Publication Abstracts

Mishchenko et al. 2007

Mishchenko, M.I., B. Cairns, G. Kopp, C.F. Schueler, B.A. Fafaul, J.E. Hansen, R.J. Hooker, T. Itchkawich, H.B. Maring, and L.D. Travis, 2007: Accurate monitoring of terrestrial aerosols and total solar irradiance: Introducing the Glory mission. Bull. Amer. Meteorol. Soc., 88, 677-691, doi:10.1175/BAMS-88-5-677.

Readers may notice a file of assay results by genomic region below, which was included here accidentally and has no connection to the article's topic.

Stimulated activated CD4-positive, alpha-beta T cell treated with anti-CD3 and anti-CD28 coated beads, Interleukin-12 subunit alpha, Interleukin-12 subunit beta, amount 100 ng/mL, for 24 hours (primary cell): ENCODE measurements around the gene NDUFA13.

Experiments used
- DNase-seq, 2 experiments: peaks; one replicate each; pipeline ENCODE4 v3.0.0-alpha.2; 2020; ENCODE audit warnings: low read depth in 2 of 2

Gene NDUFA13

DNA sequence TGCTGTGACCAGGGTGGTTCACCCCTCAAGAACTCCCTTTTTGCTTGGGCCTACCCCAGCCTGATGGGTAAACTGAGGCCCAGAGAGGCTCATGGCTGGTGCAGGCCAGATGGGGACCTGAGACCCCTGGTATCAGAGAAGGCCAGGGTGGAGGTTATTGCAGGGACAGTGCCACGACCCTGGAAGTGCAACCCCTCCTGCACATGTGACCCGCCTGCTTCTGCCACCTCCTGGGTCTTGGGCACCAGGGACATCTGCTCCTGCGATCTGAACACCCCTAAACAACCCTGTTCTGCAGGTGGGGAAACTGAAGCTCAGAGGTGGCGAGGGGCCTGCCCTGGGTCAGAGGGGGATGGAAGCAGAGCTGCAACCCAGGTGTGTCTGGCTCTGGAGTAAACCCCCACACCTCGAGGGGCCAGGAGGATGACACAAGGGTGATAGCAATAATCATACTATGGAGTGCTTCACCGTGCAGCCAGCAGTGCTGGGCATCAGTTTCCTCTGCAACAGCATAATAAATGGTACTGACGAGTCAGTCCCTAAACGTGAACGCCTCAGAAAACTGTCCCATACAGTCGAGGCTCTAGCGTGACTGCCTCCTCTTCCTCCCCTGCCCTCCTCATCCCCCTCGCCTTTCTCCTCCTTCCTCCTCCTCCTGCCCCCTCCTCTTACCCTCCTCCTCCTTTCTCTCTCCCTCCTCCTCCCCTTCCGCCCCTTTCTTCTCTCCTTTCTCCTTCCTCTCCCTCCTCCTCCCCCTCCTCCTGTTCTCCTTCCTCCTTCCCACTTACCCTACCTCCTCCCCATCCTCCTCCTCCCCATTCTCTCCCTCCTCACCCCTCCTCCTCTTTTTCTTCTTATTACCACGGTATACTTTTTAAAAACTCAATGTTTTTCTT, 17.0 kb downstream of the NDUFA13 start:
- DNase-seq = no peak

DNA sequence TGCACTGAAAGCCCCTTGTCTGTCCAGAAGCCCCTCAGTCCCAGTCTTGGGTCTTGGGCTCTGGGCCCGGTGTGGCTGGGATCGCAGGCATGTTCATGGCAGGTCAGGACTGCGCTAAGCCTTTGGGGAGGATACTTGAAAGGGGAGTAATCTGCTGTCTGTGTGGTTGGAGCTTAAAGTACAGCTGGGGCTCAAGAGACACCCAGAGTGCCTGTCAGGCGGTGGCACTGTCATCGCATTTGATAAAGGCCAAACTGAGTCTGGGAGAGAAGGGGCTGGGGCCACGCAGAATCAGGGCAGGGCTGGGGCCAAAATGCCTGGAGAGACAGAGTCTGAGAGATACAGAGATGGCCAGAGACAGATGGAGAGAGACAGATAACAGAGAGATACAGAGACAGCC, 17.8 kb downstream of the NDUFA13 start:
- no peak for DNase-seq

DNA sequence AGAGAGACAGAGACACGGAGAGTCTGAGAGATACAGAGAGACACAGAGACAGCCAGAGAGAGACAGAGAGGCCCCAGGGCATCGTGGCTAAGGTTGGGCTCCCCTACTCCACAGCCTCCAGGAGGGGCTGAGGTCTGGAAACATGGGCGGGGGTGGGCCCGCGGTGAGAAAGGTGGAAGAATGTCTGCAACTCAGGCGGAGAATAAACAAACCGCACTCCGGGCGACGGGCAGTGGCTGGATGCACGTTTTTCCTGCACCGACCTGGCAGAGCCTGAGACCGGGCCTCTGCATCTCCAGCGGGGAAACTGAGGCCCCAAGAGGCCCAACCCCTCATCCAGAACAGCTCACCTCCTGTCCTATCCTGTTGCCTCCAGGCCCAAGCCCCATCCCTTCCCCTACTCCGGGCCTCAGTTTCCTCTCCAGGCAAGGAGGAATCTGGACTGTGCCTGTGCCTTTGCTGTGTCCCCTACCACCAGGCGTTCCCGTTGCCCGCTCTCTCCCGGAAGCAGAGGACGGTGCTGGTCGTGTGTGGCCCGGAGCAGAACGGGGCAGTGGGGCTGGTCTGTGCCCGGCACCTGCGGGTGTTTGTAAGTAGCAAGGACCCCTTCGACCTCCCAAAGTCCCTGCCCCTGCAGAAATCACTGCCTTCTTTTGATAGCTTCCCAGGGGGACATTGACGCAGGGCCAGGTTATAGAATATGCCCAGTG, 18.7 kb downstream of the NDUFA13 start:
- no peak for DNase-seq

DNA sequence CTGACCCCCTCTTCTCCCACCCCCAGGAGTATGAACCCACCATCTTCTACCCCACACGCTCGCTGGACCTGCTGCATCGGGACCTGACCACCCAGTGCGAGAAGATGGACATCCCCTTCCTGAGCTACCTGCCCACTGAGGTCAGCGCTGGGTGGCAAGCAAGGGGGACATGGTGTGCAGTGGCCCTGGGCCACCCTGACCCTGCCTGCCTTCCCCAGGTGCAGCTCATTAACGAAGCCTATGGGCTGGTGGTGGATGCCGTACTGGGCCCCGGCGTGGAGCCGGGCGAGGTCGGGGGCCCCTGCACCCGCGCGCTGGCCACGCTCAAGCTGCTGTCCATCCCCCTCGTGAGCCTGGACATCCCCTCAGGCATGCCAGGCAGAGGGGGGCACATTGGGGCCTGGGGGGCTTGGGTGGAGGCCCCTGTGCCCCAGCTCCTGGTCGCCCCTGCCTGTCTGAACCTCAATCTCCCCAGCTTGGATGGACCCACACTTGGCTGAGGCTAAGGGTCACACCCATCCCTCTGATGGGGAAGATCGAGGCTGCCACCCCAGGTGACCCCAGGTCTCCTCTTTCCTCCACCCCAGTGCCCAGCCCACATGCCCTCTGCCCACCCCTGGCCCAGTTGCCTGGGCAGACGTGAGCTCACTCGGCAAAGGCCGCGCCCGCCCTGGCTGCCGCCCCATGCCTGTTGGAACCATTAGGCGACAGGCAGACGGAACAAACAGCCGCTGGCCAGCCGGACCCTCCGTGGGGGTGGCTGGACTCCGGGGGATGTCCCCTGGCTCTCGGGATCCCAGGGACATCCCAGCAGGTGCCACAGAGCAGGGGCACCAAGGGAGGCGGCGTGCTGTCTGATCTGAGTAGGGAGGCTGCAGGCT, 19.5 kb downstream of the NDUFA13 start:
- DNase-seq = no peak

The NASA Glory Mission will support the U.S. Climate Change Science Programand is intended to continue and improve upon long-term monitoring of two key forcings influencing global climate. One of the mission principal objectives is to determine the global distribution of detailed aerosol and cloud properties with unprecedented accuracy, thereby facilitating a reliable quantification of the aerosol direct and indirect effects on climate. The other is to continue the 28-year record of satellite-based measurements of total solar irradiance and thereby enable the quantification of the effect of solar variability on the Earth's climate. These objectives will be met by flying two state-of-the-art science instruments on an Earth-orbiting platform. Based on a proven technique demonstrated with an aircraft-based prototype, the Aerosol Polarimetry Sensor (APS) will collect accurate multi-angle photopolarimetric measurements of the Earth along the satellite ground track within a wide spectral range extending from the visible to the short-wave infrared. The Total Irradiance Monitor (TIM) is an improved version of an instrument currently flying on the SOlar Radiation and Climate Experiment (SORCE) and will provide accurate and precise measurements of spectrally-integrated sunlight illuminating the Earth. Since Glory is expected to fly as part of the A-Train constellation of Earth-orbiting spacecraft, the APS data will also be used to improve retrievals of aerosol climate forcing parameters and global aerosol assessments with other A-Train instruments. In this paper, we detail the scientific rationale and objectives of the Glory mission, explain how these scientific objectives dictate the specific measurement strategy, describe how the measurement strategy will be implemented by building and flying the APS and TIM, and briefly outline the overall structure of the mission. It is expected that the Glory results will be used extensively by members of the climate, solar, atmospheric, oceanic, and environmental research communities as well as in education and outreach activities.